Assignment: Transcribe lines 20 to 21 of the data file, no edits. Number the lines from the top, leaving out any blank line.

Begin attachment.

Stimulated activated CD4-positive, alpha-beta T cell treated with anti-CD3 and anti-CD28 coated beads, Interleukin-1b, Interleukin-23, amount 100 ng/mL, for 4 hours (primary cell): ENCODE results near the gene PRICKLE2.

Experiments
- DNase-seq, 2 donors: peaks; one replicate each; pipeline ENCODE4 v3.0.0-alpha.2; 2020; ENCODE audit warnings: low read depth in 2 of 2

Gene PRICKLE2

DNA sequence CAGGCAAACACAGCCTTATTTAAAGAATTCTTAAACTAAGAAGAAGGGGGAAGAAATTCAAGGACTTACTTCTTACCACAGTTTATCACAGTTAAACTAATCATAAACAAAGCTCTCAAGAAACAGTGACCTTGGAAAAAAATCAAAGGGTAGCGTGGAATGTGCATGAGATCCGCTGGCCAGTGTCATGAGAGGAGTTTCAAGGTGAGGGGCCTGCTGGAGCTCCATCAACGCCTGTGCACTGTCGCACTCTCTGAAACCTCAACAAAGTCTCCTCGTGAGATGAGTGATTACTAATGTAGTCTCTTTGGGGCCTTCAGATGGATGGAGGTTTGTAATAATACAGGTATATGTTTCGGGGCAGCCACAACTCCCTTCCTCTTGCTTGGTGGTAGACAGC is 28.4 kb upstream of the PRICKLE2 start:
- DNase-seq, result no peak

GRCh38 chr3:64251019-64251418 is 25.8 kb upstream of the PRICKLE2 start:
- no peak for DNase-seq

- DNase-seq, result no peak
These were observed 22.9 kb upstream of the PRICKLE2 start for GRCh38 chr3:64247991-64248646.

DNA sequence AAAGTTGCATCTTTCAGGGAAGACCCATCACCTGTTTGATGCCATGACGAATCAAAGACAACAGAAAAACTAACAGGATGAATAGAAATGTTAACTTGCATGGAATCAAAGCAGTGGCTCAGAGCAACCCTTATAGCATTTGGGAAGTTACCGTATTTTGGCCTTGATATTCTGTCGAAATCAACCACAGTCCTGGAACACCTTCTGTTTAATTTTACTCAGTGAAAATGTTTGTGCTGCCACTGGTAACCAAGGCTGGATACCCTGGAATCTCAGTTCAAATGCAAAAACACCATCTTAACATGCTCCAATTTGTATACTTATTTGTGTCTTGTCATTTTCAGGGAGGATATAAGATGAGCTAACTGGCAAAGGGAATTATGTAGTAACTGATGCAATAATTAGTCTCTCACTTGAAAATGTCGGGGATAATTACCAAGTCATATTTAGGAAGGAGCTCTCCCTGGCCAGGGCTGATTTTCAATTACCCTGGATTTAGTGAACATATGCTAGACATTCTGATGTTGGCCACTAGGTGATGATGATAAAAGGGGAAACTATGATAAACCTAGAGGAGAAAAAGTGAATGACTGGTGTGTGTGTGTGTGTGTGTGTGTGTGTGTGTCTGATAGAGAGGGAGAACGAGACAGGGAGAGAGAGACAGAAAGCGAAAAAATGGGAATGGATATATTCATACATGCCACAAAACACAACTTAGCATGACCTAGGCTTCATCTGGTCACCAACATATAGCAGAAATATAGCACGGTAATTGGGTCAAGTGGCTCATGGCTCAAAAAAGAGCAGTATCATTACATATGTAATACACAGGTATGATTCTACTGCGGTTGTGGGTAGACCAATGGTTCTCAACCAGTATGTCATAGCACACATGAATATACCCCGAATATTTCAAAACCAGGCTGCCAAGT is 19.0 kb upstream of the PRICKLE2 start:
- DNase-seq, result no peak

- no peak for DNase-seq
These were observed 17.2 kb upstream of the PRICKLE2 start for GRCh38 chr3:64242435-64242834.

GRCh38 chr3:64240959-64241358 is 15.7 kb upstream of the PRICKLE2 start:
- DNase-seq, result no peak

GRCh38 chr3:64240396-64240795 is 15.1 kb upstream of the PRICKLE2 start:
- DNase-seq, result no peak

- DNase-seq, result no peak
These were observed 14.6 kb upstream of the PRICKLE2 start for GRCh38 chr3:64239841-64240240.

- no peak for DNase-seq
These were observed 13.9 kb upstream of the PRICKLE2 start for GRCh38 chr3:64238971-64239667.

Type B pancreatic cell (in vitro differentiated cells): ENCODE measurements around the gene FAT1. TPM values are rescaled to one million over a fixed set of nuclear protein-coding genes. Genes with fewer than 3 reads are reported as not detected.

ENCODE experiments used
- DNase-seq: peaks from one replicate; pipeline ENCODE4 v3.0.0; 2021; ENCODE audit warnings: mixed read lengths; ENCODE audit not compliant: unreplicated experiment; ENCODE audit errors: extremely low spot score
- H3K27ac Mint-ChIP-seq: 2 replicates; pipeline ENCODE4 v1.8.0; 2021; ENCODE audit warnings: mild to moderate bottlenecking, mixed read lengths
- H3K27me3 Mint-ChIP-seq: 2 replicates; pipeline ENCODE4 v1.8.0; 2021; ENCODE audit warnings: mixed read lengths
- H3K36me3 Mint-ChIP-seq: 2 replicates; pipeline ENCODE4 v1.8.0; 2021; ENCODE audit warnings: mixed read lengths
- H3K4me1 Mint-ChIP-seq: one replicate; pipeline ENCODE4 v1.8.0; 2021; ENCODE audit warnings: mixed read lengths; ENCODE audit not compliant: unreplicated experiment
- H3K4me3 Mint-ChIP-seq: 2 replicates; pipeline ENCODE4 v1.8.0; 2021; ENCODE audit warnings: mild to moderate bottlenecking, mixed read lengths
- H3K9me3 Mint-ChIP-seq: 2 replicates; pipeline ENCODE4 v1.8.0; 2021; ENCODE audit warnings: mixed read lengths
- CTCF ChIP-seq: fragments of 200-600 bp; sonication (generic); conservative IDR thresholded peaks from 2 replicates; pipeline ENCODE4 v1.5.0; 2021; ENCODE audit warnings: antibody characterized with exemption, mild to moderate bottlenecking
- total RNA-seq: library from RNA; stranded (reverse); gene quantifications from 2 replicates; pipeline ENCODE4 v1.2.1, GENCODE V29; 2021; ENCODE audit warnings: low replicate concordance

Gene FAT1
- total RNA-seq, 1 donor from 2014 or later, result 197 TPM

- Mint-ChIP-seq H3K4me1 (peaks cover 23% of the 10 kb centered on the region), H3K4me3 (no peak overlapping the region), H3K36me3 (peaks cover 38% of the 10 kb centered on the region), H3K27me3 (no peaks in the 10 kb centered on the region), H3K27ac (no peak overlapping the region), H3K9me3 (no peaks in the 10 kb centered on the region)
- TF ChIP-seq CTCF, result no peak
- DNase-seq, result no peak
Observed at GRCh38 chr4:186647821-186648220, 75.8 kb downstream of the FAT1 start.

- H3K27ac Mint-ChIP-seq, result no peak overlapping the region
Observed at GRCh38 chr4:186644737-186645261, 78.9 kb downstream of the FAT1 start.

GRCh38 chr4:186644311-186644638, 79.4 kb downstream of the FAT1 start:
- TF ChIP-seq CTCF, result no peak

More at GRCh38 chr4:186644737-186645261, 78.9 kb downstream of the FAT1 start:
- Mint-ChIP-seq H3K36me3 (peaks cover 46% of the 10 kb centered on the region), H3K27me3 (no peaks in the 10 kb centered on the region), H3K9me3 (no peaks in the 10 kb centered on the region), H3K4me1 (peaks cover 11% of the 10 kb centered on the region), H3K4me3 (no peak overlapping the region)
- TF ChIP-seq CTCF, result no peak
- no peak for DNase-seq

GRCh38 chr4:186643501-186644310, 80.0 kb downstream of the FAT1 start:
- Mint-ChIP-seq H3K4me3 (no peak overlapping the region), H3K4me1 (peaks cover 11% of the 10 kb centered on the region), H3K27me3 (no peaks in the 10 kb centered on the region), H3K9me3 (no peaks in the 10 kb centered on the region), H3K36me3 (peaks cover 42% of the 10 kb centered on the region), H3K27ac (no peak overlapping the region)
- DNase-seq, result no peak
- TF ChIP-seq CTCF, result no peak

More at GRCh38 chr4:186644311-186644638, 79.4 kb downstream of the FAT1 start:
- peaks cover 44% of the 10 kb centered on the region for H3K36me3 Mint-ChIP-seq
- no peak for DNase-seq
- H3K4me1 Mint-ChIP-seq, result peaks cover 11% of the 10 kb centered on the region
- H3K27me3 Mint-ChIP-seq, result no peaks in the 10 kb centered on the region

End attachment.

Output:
These were observed 14.6 kb upstream of the PRICKLE2 start for GRCh38 chr3:64239841-64240240.

- no peak for DNase-seq